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Jinsilu 近思錄 and Guang jinsilu 廣近思錄

Dec 31, 2010 © Ulrich Theobald

Jinsilu 近思錄

Jinsilu 近思錄 "Close thoughts" is a Neo-Confucian treatise written by the Southern Song-period 南宋 (1127-1279) scholars Zhu Xi 朱熹 (1130-1200) and Lü Zuqian 呂祖謙 (1137-1181). The idea to the book gained shape during a visit of Lü by Zhu Xi. Both read the writings of the Neo-Confucians Zhou Dunyi 周敦頤 (1017-1073), Zhang Zai 張載 (1020-1077) and the brothers Cheng Hao 程顥 (1032-1085) and Cheng Yi 程頤 (1033-1107) and found, that a beginner would not be able to perceive the real meaning. For this reason, they started compiling a book which in simple words would serve as a daily-to-use guideline to Neo-Confucian thought.

The Jinsilu is 14 juan-long and includes 14 chapters. The title is derived from a sentence in the Lunyu 論語, where Xizia 子夏, a disciple of Confucius, is approaching knowledge by asking further and further questions. The Jinsilu is an important work presenting a resumé of the Song-period Confucians' view of the human reason and nature (xinglixue 性理學).

Thorough investigation of things (gewu 格物) would lead to the perception of the Heavenly principle (tianli 天理) inherent in all things. In this concept, man had not to follow the actual circumstances of one matter, but he had to become aware that he was part of a wide-ranging natural concept, which embraces all objects of the universe. By the investigation of the reason of all things, the scholar would become aware of Heaven's will, which was always good. Once aware of this, this knowledge had to be transformed into practical behaviour in society and politics, concretely spoken, in the adequate social context, and in case of a ruler, benevolent government. The investigation of things and matters was not meant as a scientific research, but as an inner view of the meaning of all things with regard to the universe. A man wanting to achieve this knowledge had thus to search inside his heart, in a very close place (jin 近). This was possible, because the Heavenly principle was also immanent in the self of each individual.

Source:
Source: Li Xueqin 李學勤, Lü Wenyu 呂文鬰, ed. (1996). Siku da cidian 四庫大辭典 (Changchun: Jilin daxue chubanshe), Vol. 2, 1552.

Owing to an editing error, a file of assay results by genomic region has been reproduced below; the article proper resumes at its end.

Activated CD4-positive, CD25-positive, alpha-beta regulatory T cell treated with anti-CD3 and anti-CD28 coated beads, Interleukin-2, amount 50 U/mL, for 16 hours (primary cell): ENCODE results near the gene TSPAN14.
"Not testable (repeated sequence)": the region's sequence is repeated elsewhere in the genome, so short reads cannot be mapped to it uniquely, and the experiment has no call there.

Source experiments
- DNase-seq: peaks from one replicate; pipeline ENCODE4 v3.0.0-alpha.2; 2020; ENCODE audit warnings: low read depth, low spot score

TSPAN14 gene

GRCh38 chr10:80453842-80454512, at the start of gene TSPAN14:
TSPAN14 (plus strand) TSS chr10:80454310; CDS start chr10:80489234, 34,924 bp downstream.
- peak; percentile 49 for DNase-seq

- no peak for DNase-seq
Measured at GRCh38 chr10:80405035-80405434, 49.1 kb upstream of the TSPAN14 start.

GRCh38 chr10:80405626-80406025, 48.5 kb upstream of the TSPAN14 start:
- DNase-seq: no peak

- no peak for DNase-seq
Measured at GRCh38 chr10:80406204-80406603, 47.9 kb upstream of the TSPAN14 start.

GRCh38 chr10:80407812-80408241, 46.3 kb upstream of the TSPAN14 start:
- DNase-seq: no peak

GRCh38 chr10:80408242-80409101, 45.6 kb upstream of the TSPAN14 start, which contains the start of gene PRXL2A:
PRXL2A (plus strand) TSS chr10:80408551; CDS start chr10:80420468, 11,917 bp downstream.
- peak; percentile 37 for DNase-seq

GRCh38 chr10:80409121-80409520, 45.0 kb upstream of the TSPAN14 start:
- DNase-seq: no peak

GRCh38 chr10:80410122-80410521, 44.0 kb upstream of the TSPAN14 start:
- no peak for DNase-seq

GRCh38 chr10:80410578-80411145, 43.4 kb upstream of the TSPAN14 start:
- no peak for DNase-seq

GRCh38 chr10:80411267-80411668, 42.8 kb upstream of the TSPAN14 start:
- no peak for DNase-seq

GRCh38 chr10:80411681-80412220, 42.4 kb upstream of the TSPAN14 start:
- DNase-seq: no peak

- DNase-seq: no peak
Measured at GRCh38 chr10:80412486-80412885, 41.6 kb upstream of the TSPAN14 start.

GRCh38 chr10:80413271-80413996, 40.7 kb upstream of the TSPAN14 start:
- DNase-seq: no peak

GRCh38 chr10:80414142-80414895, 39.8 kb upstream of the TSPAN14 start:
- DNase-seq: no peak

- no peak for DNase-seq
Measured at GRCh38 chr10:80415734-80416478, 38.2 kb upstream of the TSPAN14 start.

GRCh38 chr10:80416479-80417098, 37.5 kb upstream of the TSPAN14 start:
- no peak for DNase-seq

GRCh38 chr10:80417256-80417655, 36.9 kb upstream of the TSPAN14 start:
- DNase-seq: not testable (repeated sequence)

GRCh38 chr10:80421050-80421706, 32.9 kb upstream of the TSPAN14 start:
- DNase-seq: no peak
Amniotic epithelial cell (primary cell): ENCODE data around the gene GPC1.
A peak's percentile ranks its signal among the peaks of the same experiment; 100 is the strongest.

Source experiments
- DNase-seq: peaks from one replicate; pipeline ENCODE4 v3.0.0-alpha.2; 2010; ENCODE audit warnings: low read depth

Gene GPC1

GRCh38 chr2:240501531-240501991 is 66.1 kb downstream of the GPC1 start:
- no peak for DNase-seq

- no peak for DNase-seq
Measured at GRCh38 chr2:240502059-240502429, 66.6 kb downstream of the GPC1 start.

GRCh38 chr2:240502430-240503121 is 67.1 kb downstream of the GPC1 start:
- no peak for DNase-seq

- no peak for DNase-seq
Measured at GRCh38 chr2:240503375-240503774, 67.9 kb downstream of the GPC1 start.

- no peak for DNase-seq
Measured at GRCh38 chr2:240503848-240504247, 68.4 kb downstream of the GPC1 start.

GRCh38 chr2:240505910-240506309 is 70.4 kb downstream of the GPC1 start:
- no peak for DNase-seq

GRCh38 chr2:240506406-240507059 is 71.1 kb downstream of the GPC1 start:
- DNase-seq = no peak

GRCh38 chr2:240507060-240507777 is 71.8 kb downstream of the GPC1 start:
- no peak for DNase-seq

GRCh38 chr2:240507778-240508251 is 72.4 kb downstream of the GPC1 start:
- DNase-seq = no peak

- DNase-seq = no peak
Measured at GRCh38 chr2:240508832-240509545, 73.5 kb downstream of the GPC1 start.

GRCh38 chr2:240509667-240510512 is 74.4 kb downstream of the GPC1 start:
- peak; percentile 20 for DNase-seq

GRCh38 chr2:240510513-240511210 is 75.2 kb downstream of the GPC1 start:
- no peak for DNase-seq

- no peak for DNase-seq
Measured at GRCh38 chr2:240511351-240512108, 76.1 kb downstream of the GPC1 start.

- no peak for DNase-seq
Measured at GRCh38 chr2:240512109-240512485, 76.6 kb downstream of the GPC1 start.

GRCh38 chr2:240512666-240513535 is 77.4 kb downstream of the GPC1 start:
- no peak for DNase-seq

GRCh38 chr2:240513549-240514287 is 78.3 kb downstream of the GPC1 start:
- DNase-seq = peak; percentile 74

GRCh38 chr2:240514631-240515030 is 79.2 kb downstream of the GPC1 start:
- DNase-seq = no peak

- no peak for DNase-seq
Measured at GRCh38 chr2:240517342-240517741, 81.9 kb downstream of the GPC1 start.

Guang jinsilu 廣近思錄

The Guang jinsilu 廣近思錄 "Enlarged 'Close Thoughts'" or Xu jinsilu 續近思錄 "Continued 'Close Thoughts'" is a philosophical treatise written by the Qing-period 清 (1644-1911) scholar Zhang Boxing 張伯行 (1651年-1725), compiler of the educational compendium Yangzheng leibian 養正類編. The 14 juan-long book is intended as a continuation of the book Jinsilu 近思錄 that was written by the Southern Song period 南宋 (1127-1279) philosopher Zhu Xi 朱熹 (1130-1200). The author therefore imitates the structure of the Jinsilu.

The text consists of philosophical ideas as explained by the seven Confucian scholars Zhang Shi 張栻 (1133-1180), Lü Zuqian 呂祖謙 (1137-1181), Huang Gan 黃幹 (1152-1221), Xu Heng 許衡 (1209-1281), Xue Xuan 薛瑄 (1389-1464), Hu Juren 胡居仁 (1434-1484) and Luo Qinshun 羅欽順 (1465-1547) who lived between the Song and the Ming 明 (1368-1644) periods. It includes quotations from their writings, historical discourses, essays and theories, making out 15 chapters. The Guang jinsilu is a collection of the Neo-Confucian theorems of Zhu Xi's disciples and their schools.

Is is included in the series Zhengyitang quanshu 正誼堂全書 and Congshu jicheng chubian 叢書集成初編.

Another book with the title Xu jinsilu was written by the Qing-period scholar Zheng Guangxi 鄭光羲, courtesy name Mingke 夕可, from Wuxi 無錫, Jiangsu. His 28 juan-long book is a kind of summary of Ming and early Qing Confucianism, the first part focusing on the thinkers Xue Xuan, Hu Juren, Chen Xianzhang 陳獻章 (1428-1500) and Gao Panglong 高攀龍 (1562-1626), and the second part on Wang Shouren 王守仁 (Wang Yangming 王陽明, 1472-1529), Gu Xiancheng 顧憲成 (1550-1612), Qian Yiben 錢一本 (1539-1610), Wu Guisen 吳桂森, Hua Zhenyuan 華貞元 and Hua Yiceng 華儀曾. Zheng Guangxi praises the Song-period master Zhu Xi 朱熹 for renovating the Way of Confucius, and Gao Panglong for rejuvenating the Way of Zhu Xi.

Source:
Li Xueqin 李學勤, Lü Wenyu 呂文鬰 (ed. 1996), Siku da cidian 四庫大辭典 (Changchun: Jilin daxue chubanshe), Vol. 2, pp. 1590, 1595.